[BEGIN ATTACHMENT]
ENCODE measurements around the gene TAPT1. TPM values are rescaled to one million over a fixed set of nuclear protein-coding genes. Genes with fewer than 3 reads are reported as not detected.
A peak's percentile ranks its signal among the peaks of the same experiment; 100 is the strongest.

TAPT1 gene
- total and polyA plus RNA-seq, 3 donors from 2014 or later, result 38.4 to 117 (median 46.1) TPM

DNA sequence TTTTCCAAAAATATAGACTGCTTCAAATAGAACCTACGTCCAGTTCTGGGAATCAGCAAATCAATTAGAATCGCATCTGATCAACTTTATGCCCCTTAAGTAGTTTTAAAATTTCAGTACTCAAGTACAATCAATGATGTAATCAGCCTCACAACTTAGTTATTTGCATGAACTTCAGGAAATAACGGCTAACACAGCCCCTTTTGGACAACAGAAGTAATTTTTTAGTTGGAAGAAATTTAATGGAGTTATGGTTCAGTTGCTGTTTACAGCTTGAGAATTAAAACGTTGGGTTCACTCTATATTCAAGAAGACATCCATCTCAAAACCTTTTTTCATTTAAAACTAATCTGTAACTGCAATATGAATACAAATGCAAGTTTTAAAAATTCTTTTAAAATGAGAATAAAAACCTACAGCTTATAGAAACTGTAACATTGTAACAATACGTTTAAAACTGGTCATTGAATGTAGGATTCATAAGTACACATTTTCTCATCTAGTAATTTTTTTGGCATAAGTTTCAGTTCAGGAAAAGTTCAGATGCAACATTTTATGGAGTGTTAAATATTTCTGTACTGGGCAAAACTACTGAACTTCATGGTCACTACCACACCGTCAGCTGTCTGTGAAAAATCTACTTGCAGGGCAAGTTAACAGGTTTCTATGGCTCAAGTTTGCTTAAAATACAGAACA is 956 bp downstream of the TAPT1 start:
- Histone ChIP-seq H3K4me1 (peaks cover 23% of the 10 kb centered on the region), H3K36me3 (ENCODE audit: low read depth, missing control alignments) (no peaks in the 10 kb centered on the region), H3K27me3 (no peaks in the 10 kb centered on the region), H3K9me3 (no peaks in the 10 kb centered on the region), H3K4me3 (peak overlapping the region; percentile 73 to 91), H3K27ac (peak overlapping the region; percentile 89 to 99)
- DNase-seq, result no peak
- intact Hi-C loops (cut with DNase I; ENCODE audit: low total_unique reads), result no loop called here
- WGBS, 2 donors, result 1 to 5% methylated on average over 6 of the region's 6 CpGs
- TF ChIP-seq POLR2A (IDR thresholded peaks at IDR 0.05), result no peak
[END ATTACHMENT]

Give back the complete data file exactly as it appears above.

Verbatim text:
ENCODE measurements around the gene TAPT1. TPM values are rescaled to one million over a fixed set of nuclear protein-coding genes. Genes with fewer than 3 reads are reported as not detected.
A peak's percentile ranks its signal among the peaks of the same experiment; 100 is the strongest.

TAPT1 gene
- total and polyA plus RNA-seq, 3 donors from 2014 or later, result 38.4 to 117 (median 46.1) TPM

DNA sequence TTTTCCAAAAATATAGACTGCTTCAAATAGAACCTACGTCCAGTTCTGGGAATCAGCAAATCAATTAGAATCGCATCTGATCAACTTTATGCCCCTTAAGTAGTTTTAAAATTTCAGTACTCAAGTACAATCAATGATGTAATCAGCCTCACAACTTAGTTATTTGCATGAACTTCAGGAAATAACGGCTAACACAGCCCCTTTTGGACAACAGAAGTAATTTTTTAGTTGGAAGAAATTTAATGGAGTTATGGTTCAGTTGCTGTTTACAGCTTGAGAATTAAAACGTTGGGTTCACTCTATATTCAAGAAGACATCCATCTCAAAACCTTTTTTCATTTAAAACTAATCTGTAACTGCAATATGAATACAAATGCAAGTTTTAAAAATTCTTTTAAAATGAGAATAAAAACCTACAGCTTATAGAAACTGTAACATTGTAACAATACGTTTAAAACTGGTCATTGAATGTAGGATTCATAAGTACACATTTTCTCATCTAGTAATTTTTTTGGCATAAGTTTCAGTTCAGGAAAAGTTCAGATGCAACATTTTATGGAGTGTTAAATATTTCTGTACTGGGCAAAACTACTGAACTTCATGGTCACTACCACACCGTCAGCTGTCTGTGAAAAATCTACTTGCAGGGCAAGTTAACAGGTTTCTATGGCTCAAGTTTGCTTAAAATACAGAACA is 956 bp downstream of the TAPT1 start:
- Histone ChIP-seq H3K4me1 (peaks cover 23% of the 10 kb centered on the region), H3K36me3 (ENCODE audit: low read depth, missing control alignments) (no peaks in the 10 kb centered on the region), H3K27me3 (no peaks in the 10 kb centered on the region), H3K9me3 (no peaks in the 10 kb centered on the region), H3K4me3 (peak overlapping the region; percentile 73 to 91), H3K27ac (peak overlapping the region; percentile 89 to 99)
- DNase-seq, result no peak
- intact Hi-C loops (cut with DNase I; ENCODE audit: low total_unique reads), result no loop called here
- WGBS, 2 donors, result 1 to 5% methylated on average over 6 of the region's 6 CpGs
- TF ChIP-seq POLR2A (IDR thresholded peaks at IDR 0.05), result no peak